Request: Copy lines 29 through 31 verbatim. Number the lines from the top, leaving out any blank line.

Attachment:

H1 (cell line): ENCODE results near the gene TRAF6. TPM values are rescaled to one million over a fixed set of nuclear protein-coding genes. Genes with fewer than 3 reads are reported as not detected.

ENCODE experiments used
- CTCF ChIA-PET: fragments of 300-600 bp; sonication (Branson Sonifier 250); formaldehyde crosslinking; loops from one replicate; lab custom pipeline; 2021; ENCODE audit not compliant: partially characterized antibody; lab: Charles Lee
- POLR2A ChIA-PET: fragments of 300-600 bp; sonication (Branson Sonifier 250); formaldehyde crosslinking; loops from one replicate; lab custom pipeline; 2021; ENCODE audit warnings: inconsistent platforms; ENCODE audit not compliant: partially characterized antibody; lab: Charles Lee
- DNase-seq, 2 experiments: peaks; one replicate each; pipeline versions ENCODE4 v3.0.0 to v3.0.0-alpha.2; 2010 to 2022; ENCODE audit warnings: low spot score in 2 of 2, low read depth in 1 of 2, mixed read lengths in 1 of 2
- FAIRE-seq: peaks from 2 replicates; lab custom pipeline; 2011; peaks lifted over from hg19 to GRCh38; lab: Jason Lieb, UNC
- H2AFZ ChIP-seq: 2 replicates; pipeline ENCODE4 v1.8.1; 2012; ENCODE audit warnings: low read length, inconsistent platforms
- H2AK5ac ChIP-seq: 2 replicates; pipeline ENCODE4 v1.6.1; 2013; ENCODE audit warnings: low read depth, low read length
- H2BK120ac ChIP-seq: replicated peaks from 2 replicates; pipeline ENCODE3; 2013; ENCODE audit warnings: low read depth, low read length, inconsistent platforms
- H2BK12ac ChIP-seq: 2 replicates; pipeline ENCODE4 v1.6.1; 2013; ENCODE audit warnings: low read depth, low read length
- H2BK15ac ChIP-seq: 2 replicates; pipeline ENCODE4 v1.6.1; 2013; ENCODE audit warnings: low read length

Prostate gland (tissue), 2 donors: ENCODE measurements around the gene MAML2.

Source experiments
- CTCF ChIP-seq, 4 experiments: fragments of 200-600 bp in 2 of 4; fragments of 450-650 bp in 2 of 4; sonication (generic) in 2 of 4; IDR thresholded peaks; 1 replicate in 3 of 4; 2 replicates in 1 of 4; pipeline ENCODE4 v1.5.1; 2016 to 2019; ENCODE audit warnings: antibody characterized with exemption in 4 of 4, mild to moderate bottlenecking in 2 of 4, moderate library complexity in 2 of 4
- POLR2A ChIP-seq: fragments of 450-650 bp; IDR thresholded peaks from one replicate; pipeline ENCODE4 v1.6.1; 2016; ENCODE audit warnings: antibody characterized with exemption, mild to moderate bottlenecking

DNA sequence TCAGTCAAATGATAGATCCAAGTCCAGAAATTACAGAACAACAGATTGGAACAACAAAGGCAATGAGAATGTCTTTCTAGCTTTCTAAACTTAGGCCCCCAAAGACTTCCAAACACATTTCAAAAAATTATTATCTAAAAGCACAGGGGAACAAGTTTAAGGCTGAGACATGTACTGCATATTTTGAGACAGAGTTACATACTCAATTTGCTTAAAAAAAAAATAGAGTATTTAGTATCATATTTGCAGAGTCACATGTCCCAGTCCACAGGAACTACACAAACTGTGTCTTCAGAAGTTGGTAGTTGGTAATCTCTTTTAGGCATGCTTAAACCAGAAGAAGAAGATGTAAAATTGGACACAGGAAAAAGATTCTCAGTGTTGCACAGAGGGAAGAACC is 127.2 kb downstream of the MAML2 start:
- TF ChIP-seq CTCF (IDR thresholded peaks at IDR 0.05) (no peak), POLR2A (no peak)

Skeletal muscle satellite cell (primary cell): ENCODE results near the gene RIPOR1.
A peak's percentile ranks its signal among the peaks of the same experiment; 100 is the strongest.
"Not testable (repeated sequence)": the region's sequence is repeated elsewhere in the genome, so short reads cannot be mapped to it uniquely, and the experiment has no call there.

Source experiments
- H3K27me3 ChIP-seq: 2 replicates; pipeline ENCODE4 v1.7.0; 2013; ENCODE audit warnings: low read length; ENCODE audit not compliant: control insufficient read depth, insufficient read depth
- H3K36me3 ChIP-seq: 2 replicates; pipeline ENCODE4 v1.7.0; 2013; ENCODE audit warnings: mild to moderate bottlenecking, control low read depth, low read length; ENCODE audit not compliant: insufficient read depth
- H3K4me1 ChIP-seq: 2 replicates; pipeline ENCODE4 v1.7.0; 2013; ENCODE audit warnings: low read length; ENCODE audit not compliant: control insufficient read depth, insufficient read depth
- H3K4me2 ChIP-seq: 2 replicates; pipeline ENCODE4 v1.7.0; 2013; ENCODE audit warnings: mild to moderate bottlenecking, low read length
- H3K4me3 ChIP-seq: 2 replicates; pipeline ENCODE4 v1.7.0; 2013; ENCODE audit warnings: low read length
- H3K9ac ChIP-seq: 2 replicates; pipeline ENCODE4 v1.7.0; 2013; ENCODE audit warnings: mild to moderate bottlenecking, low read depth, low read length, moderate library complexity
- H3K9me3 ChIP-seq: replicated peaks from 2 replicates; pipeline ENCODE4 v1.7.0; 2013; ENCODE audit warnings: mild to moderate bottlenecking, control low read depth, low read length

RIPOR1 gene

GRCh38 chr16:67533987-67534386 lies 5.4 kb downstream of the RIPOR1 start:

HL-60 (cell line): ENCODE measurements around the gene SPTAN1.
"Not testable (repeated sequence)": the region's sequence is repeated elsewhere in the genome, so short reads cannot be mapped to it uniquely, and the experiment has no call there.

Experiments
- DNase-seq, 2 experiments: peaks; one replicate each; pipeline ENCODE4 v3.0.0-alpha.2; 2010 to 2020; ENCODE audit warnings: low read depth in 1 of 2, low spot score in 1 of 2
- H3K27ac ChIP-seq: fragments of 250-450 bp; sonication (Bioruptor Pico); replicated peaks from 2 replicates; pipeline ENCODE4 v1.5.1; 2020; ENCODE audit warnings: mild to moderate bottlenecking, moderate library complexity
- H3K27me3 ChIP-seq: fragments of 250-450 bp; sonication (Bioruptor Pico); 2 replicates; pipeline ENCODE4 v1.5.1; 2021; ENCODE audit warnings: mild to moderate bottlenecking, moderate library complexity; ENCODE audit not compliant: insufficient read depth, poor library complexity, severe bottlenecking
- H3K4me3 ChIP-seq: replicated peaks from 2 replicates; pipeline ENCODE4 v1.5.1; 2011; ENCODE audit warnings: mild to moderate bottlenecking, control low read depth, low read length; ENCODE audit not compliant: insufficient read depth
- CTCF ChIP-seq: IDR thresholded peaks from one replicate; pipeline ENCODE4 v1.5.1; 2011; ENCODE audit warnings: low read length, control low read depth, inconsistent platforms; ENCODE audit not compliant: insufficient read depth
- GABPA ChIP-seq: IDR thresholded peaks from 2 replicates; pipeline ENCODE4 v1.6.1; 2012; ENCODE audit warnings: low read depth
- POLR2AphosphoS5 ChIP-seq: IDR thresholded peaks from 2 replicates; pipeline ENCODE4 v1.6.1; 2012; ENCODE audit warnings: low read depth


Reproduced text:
RIPOR1 gene

GRCh38 chr16:67533987-67534386 lies 5.4 kb downstream of the RIPOR1 start:

HL-60 (cell line): ENCODE measurements around the gene SPTAN1.